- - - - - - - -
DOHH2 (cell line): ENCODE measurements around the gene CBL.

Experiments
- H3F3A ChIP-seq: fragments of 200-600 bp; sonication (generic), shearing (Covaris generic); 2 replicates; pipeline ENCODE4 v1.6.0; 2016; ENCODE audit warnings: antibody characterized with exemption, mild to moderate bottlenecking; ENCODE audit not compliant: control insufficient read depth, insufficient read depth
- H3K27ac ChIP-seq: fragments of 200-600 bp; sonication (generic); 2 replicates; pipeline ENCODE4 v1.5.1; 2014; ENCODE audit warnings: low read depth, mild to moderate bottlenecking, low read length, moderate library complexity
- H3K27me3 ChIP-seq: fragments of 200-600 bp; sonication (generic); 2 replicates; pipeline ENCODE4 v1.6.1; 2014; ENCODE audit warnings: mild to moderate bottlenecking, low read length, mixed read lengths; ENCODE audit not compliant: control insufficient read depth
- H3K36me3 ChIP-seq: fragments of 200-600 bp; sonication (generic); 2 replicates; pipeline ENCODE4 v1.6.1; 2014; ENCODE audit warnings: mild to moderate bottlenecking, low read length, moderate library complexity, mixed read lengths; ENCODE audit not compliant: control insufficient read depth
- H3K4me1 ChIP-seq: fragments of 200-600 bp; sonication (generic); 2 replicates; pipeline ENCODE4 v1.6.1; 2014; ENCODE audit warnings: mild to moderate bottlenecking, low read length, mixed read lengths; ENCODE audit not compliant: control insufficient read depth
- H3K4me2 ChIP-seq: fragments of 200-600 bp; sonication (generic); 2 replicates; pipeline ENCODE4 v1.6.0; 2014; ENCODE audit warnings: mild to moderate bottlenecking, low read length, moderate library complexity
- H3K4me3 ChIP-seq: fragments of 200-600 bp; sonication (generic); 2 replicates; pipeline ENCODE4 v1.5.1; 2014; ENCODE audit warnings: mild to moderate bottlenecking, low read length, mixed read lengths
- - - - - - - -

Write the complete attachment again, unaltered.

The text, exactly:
DOHH2 (cell line): ENCODE measurements around the gene CBL.

Experiments
- H3F3A ChIP-seq: fragments of 200-600 bp; sonication (generic), shearing (Covaris generic); 2 replicates; pipeline ENCODE4 v1.6.0; 2016; ENCODE audit warnings: antibody characterized with exemption, mild to moderate bottlenecking; ENCODE audit not compliant: control insufficient read depth, insufficient read depth
- H3K27ac ChIP-seq: fragments of 200-600 bp; sonication (generic); 2 replicates; pipeline ENCODE4 v1.5.1; 2014; ENCODE audit warnings: low read depth, mild to moderate bottlenecking, low read length, moderate library complexity
- H3K27me3 ChIP-seq: fragments of 200-600 bp; sonication (generic); 2 replicates; pipeline ENCODE4 v1.6.1; 2014; ENCODE audit warnings: mild to moderate bottlenecking, low read length, mixed read lengths; ENCODE audit not compliant: control insufficient read depth
- H3K36me3 ChIP-seq: fragments of 200-600 bp; sonication (generic); 2 replicates; pipeline ENCODE4 v1.6.1; 2014; ENCODE audit warnings: mild to moderate bottlenecking, low read length, moderate library complexity, mixed read lengths; ENCODE audit not compliant: control insufficient read depth
- H3K4me1 ChIP-seq: fragments of 200-600 bp; sonication (generic); 2 replicates; pipeline ENCODE4 v1.6.1; 2014; ENCODE audit warnings: mild to moderate bottlenecking, low read length, mixed read lengths; ENCODE audit not compliant: control insufficient read depth
- H3K4me2 ChIP-seq: fragments of 200-600 bp; sonication (generic); 2 replicates; pipeline ENCODE4 v1.6.0; 2014; ENCODE audit warnings: mild to moderate bottlenecking, low read length, moderate library complexity
- H3K4me3 ChIP-seq: fragments of 200-600 bp; sonication (generic); 2 replicates; pipeline ENCODE4 v1.5.1; 2014; ENCODE audit warnings: mild to moderate bottlenecking, low read length, mixed read lengths